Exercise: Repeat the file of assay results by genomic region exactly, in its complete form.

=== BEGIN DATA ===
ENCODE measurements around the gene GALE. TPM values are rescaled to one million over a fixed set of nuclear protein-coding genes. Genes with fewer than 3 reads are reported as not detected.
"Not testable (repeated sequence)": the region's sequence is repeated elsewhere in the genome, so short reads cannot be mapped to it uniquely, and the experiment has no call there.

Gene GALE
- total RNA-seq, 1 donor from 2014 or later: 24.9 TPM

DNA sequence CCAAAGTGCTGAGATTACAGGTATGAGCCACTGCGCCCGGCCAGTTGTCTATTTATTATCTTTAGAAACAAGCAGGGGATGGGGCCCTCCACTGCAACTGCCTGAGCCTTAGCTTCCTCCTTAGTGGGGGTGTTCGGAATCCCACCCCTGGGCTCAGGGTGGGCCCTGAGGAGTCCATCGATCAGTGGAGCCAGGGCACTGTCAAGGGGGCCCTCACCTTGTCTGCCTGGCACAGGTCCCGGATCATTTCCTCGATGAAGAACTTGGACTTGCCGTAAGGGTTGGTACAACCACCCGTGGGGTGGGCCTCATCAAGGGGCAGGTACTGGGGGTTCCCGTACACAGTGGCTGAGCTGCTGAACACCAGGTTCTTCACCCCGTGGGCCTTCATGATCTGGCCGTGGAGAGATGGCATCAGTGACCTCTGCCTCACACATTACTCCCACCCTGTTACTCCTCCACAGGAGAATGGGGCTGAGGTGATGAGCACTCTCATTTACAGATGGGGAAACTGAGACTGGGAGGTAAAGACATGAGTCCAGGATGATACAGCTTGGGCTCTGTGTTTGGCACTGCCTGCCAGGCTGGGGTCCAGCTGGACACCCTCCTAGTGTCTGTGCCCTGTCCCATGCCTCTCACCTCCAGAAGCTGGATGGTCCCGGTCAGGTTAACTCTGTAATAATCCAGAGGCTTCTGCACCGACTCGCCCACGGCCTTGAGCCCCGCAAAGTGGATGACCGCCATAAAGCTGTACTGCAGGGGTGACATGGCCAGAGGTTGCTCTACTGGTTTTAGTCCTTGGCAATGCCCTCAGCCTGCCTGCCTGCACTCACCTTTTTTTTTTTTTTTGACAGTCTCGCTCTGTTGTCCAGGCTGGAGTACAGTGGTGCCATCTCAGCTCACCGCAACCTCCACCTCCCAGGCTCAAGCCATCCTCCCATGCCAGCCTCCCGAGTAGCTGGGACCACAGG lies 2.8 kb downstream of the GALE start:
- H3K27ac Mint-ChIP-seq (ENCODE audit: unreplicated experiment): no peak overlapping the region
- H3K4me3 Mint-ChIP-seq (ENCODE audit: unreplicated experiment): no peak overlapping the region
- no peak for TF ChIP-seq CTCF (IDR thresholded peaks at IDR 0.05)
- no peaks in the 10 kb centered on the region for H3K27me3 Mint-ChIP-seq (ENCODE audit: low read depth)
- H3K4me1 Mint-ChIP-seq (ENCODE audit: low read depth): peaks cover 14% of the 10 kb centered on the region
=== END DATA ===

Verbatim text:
ENCODE measurements around the gene GALE. TPM values are rescaled to one million over a fixed set of nuclear protein-coding genes. Genes with fewer than 3 reads are reported as not detected.
"Not testable (repeated sequence)": the region's sequence is repeated elsewhere in the genome, so short reads cannot be mapped to it uniquely, and the experiment has no call there.

Gene GALE
- total RNA-seq, 1 donor from 2014 or later: 24.9 TPM

DNA sequence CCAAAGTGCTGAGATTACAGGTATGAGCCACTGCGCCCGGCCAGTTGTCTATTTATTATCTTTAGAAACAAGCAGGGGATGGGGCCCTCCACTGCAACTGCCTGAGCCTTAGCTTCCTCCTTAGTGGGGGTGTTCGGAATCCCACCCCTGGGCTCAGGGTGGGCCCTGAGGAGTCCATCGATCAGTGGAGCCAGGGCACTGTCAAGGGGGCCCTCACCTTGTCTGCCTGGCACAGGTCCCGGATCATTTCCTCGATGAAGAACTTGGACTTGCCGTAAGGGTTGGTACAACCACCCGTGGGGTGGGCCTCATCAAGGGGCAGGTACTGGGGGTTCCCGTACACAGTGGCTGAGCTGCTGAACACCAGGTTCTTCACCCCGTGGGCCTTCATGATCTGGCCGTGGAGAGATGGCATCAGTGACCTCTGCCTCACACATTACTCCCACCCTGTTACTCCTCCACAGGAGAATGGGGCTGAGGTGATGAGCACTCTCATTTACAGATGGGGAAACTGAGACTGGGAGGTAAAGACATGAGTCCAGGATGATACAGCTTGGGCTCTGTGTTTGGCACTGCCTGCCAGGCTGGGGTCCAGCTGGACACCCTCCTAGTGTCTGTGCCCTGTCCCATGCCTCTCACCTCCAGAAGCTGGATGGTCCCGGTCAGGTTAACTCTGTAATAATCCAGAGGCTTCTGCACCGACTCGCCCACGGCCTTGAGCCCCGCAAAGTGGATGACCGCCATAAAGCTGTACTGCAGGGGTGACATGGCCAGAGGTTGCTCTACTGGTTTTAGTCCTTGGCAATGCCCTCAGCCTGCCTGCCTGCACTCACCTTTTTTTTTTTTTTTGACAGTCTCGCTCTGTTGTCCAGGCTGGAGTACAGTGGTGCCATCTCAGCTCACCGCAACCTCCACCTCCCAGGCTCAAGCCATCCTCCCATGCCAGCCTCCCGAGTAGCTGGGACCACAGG lies 2.8 kb downstream of the GALE start:
- H3K27ac Mint-ChIP-seq (ENCODE audit: unreplicated experiment): no peak overlapping the region
- H3K4me3 Mint-ChIP-seq (ENCODE audit: unreplicated experiment): no peak overlapping the region
- no peak for TF ChIP-seq CTCF (IDR thresholded peaks at IDR 0.05)
- no peaks in the 10 kb centered on the region for H3K27me3 Mint-ChIP-seq (ENCODE audit: low read depth)
- H3K4me1 Mint-ChIP-seq (ENCODE audit: low read depth): peaks cover 14% of the 10 kb centered on the region